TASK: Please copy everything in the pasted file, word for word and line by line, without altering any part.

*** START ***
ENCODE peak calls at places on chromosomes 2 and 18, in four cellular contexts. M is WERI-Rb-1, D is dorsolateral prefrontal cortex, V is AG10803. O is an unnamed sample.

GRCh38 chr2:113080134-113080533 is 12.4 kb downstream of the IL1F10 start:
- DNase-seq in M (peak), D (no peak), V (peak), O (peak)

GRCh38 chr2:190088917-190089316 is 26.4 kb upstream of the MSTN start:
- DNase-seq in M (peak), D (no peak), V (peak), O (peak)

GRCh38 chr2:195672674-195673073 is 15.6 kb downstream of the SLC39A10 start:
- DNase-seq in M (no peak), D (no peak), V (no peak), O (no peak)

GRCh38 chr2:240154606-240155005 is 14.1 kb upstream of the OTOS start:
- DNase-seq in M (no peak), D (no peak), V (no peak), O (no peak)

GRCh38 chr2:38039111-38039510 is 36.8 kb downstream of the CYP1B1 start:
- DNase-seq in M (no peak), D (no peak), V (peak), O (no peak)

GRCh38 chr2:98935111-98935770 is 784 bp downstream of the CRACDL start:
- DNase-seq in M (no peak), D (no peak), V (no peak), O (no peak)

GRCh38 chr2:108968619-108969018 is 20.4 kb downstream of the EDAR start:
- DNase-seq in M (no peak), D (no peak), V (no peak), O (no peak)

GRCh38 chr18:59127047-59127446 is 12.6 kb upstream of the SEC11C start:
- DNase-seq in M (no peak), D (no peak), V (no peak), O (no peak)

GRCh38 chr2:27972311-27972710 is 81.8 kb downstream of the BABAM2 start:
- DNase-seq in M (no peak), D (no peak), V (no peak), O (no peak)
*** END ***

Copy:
ENCODE peak calls at places on chromosomes 2 and 18, in four cellular contexts. M is WERI-Rb-1, D is dorsolateral prefrontal cortex, V is AG10803. O is an unnamed sample.

GRCh38 chr2:113080134-113080533 is 12.4 kb downstream of the IL1F10 start:
- DNase-seq in M (peak), D (no peak), V (peak), O (peak)

GRCh38 chr2:190088917-190089316 is 26.4 kb upstream of the MSTN start:
- DNase-seq in M (peak), D (no peak), V (peak), O (peak)

GRCh38 chr2:195672674-195673073 is 15.6 kb downstream of the SLC39A10 start:
- DNase-seq in M (no peak), D (no peak), V (no peak), O (no peak)

GRCh38 chr2:240154606-240155005 is 14.1 kb upstream of the OTOS start:
- DNase-seq in M (no peak), D (no peak), V (no peak), O (no peak)

GRCh38 chr2:38039111-38039510 is 36.8 kb downstream of the CYP1B1 start:
- DNase-seq in M (no peak), D (no peak), V (peak), O (no peak)

GRCh38 chr2:98935111-98935770 is 784 bp downstream of the CRACDL start:
- DNase-seq in M (no peak), D (no peak), V (no peak), O (no peak)

GRCh38 chr2:108968619-108969018 is 20.4 kb downstream of the EDAR start:
- DNase-seq in M (no peak), D (no peak), V (no peak), O (no peak)

GRCh38 chr18:59127047-59127446 is 12.6 kb upstream of the SEC11C start:
- DNase-seq in M (no peak), D (no peak), V (no peak), O (no peak)

GRCh38 chr2:27972311-27972710 is 81.8 kb downstream of the BABAM2 start:
- DNase-seq in M (no peak), D (no peak), V (no peak), O (no peak)